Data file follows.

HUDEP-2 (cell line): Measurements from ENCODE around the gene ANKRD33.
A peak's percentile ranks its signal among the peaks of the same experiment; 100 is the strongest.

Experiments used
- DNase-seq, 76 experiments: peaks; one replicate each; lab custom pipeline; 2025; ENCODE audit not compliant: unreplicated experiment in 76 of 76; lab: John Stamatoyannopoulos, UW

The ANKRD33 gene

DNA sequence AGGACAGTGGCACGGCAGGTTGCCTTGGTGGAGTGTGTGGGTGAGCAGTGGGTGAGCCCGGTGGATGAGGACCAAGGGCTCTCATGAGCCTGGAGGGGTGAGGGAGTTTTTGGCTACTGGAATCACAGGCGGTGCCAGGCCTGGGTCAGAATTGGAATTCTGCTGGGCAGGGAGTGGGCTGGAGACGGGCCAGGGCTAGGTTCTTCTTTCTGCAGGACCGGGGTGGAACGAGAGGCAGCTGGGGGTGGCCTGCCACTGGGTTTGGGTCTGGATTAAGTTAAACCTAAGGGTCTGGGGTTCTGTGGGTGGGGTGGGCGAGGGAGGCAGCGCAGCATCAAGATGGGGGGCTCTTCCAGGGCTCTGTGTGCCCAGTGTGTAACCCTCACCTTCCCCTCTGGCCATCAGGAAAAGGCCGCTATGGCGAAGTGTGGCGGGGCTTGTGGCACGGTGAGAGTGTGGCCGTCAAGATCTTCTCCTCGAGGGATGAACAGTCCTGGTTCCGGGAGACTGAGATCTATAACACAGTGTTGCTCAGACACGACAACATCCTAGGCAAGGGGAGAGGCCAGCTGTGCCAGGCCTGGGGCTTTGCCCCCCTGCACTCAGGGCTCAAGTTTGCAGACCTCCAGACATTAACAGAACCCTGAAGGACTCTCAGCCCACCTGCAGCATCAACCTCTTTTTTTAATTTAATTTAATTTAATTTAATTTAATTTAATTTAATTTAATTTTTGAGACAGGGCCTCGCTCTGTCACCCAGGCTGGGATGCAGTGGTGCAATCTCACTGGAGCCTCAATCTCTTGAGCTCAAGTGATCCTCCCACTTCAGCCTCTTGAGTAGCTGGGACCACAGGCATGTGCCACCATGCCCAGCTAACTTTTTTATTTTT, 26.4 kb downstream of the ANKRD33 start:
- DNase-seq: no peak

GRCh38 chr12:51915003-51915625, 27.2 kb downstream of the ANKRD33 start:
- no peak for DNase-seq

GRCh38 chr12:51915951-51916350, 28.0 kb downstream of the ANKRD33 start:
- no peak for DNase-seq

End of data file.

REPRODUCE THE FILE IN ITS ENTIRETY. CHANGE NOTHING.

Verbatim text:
HUDEP-2 (cell line): Measurements from ENCODE around the gene ANKRD33.
A peak's percentile ranks its signal among the peaks of the same experiment; 100 is the strongest.

Experiments used
- DNase-seq, 76 experiments: peaks; one replicate each; lab custom pipeline; 2025; ENCODE audit not compliant: unreplicated experiment in 76 of 76; lab: John Stamatoyannopoulos, UW

The ANKRD33 gene

DNA sequence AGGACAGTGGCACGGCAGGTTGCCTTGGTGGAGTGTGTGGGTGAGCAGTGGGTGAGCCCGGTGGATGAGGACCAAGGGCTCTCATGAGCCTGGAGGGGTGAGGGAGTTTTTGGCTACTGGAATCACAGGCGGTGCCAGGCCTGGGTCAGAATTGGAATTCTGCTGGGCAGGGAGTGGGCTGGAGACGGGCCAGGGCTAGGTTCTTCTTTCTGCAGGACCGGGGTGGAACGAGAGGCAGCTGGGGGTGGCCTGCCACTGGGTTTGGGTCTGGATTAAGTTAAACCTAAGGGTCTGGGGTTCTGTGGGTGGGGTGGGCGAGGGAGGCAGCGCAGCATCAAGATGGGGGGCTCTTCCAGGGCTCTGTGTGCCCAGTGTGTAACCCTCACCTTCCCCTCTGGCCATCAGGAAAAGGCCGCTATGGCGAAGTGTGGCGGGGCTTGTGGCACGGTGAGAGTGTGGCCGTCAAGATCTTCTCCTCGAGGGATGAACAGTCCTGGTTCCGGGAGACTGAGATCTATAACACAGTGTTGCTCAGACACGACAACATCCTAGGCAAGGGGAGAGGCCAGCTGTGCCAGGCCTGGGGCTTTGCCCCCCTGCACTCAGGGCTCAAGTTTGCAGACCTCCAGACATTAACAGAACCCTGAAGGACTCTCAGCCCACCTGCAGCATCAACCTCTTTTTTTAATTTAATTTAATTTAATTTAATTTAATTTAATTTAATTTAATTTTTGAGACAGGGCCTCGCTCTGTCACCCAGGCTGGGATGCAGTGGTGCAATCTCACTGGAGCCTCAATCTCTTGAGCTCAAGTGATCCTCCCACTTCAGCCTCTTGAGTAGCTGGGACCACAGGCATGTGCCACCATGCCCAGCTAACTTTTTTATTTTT, 26.4 kb downstream of the ANKRD33 start:
- DNase-seq: no peak

GRCh38 chr12:51915003-51915625, 27.2 kb downstream of the ANKRD33 start:
- no peak for DNase-seq

GRCh38 chr12:51915951-51916350, 28.0 kb downstream of the ANKRD33 start:
- no peak for DNase-seq